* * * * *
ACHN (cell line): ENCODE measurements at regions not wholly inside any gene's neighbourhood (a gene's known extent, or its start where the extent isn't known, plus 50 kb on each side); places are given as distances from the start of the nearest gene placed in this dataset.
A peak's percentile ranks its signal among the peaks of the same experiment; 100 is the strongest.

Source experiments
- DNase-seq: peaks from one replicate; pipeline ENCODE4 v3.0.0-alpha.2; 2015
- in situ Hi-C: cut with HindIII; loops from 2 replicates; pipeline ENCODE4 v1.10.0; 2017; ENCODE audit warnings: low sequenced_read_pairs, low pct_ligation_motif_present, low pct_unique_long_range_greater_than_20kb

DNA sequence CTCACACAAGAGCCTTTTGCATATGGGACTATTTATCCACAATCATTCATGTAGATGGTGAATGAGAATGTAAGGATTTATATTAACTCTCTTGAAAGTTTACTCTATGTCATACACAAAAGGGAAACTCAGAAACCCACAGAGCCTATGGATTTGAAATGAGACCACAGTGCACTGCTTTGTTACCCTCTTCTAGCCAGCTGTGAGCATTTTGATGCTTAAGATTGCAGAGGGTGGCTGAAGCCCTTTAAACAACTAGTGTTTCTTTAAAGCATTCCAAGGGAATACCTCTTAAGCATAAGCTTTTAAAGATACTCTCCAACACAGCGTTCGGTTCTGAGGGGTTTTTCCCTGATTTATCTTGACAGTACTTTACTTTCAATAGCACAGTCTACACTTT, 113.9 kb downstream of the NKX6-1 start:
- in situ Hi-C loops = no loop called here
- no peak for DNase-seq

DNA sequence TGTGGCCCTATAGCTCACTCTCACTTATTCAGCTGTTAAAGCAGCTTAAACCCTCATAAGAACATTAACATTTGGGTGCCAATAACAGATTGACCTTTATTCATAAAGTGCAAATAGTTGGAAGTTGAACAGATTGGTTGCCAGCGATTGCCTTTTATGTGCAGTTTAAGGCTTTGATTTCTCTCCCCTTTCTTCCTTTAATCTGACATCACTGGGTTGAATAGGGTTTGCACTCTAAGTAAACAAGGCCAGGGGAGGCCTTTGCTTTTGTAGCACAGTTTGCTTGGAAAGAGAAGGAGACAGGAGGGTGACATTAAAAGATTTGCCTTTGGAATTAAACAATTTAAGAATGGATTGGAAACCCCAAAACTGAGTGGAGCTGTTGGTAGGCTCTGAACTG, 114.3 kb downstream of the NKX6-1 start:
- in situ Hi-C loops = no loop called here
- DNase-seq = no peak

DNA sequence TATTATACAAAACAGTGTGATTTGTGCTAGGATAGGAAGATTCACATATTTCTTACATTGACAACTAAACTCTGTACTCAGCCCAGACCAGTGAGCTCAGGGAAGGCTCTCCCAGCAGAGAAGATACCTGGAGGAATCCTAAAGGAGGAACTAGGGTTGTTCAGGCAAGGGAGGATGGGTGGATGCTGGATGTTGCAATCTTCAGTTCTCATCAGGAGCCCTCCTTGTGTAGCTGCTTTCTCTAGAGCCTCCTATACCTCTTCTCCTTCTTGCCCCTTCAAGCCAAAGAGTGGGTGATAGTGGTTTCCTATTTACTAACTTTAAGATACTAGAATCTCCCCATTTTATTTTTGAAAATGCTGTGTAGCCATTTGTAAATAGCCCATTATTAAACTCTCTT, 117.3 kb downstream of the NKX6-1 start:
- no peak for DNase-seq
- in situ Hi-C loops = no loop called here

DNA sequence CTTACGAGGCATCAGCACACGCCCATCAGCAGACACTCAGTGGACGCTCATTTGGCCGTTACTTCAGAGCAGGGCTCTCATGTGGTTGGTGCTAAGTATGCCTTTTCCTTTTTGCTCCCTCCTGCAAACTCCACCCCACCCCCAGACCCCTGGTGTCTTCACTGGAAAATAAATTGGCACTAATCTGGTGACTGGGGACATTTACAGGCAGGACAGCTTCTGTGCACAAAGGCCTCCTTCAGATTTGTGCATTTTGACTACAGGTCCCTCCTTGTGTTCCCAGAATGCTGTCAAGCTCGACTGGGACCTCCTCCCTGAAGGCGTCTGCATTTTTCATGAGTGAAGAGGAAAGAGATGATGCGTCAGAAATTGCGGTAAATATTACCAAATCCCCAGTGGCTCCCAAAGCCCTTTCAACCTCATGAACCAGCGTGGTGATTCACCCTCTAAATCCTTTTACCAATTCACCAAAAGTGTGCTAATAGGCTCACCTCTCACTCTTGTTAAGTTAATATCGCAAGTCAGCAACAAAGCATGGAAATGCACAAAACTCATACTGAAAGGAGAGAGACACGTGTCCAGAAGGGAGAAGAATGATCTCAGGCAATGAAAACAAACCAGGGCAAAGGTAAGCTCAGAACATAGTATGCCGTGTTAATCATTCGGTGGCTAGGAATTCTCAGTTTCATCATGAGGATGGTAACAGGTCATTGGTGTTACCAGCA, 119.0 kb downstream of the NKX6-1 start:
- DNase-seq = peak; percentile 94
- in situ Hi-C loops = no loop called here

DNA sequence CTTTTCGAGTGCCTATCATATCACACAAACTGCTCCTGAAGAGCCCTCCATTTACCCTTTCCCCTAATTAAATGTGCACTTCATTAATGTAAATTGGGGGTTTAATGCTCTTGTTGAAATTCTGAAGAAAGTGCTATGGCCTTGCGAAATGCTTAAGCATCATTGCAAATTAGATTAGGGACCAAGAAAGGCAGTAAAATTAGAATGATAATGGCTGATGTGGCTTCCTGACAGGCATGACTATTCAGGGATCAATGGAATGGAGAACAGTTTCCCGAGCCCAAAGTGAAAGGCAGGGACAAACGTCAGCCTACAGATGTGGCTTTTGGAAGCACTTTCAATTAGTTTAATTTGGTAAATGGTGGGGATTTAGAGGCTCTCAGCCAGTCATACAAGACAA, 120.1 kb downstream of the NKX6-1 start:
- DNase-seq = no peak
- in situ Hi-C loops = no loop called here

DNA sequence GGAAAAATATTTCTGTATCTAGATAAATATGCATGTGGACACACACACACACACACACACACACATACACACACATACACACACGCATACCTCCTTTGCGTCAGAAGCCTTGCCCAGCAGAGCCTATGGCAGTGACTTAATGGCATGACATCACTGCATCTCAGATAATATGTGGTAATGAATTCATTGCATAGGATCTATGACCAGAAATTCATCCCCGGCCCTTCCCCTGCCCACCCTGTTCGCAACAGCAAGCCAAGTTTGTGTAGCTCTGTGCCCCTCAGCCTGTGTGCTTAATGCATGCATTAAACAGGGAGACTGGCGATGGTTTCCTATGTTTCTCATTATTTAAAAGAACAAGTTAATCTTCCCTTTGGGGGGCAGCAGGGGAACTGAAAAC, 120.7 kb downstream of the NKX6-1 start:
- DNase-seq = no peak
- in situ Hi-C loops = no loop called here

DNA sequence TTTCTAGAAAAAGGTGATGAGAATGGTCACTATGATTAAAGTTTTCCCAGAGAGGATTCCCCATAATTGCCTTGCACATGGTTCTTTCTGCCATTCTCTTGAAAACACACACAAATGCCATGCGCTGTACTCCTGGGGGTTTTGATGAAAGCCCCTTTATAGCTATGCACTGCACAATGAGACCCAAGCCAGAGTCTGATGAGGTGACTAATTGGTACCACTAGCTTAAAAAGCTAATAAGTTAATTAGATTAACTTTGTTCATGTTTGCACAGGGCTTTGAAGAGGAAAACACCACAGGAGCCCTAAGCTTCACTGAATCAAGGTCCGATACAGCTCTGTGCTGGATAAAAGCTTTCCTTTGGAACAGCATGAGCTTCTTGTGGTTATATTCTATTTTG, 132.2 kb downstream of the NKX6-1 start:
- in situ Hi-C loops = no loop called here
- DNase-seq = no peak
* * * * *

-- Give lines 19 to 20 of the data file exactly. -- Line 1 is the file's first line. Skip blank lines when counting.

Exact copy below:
- DNase-seq = no peak
- in situ Hi-C loops = no loop called here